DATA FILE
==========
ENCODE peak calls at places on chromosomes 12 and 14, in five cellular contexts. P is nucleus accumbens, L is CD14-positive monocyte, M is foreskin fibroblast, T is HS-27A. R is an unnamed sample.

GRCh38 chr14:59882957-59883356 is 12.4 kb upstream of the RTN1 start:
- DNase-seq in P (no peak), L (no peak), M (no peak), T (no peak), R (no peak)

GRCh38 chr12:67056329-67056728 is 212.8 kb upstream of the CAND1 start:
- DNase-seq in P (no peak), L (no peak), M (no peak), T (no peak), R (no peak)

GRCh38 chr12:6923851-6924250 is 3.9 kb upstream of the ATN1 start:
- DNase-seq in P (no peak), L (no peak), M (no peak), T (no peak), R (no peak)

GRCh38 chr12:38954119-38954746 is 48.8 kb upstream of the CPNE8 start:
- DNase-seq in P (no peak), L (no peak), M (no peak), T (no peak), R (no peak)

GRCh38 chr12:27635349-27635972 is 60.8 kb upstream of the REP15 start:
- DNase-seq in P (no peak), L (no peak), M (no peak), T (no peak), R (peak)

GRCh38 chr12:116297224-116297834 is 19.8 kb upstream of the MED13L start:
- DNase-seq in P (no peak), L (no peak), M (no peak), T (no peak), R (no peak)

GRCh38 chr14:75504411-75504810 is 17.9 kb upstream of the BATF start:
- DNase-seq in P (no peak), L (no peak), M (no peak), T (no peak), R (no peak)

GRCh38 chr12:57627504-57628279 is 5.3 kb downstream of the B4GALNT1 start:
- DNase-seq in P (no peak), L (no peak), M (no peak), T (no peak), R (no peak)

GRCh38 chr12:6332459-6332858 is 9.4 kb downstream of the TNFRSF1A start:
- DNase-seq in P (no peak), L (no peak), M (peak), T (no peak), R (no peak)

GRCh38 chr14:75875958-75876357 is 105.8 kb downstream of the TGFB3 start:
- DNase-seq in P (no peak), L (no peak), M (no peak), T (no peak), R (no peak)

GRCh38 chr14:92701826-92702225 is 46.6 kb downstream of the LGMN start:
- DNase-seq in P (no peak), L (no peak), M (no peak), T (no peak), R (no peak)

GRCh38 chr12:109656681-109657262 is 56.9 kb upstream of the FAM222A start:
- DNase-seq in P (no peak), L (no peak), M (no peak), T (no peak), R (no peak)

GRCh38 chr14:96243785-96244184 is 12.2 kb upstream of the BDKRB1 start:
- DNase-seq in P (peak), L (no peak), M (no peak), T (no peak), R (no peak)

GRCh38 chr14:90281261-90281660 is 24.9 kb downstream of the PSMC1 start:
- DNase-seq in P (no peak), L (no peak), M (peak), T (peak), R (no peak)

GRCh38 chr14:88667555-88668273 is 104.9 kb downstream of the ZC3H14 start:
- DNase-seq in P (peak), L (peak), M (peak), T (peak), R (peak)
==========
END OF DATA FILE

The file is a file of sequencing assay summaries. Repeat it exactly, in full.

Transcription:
ENCODE peak calls at places on chromosomes 12 and 14, in five cellular contexts. P is nucleus accumbens, L is CD14-positive monocyte, M is foreskin fibroblast, T is HS-27A. R is an unnamed sample.

GRCh38 chr14:59882957-59883356 is 12.4 kb upstream of the RTN1 start:
- DNase-seq in P (no peak), L (no peak), M (no peak), T (no peak), R (no peak)

GRCh38 chr12:67056329-67056728 is 212.8 kb upstream of the CAND1 start:
- DNase-seq in P (no peak), L (no peak), M (no peak), T (no peak), R (no peak)

GRCh38 chr12:6923851-6924250 is 3.9 kb upstream of the ATN1 start:
- DNase-seq in P (no peak), L (no peak), M (no peak), T (no peak), R (no peak)

GRCh38 chr12:38954119-38954746 is 48.8 kb upstream of the CPNE8 start:
- DNase-seq in P (no peak), L (no peak), M (no peak), T (no peak), R (no peak)

GRCh38 chr12:27635349-27635972 is 60.8 kb upstream of the REP15 start:
- DNase-seq in P (no peak), L (no peak), M (no peak), T (no peak), R (peak)

GRCh38 chr12:116297224-116297834 is 19.8 kb upstream of the MED13L start:
- DNase-seq in P (no peak), L (no peak), M (no peak), T (no peak), R (no peak)

GRCh38 chr14:75504411-75504810 is 17.9 kb upstream of the BATF start:
- DNase-seq in P (no peak), L (no peak), M (no peak), T (no peak), R (no peak)

GRCh38 chr12:57627504-57628279 is 5.3 kb downstream of the B4GALNT1 start:
- DNase-seq in P (no peak), L (no peak), M (no peak), T (no peak), R (no peak)

GRCh38 chr12:6332459-6332858 is 9.4 kb downstream of the TNFRSF1A start:
- DNase-seq in P (no peak), L (no peak), M (peak), T (no peak), R (no peak)

GRCh38 chr14:75875958-75876357 is 105.8 kb downstream of the TGFB3 start:
- DNase-seq in P (no peak), L (no peak), M (no peak), T (no peak), R (no peak)

GRCh38 chr14:92701826-92702225 is 46.6 kb downstream of the LGMN start:
- DNase-seq in P (no peak), L (no peak), M (no peak), T (no peak), R (no peak)

GRCh38 chr12:109656681-109657262 is 56.9 kb upstream of the FAM222A start:
- DNase-seq in P (no peak), L (no peak), M (no peak), T (no peak), R (no peak)

GRCh38 chr14:96243785-96244184 is 12.2 kb upstream of the BDKRB1 start:
- DNase-seq in P (peak), L (no peak), M (no peak), T (no peak), R (no peak)

GRCh38 chr14:90281261-90281660 is 24.9 kb downstream of the PSMC1 start:
- DNase-seq in P (no peak), L (no peak), M (peak), T (peak), R (no peak)

GRCh38 chr14:88667555-88668273 is 104.9 kb downstream of the ZC3H14 start:
- DNase-seq in P (peak), L (peak), M (peak), T (peak), R (peak)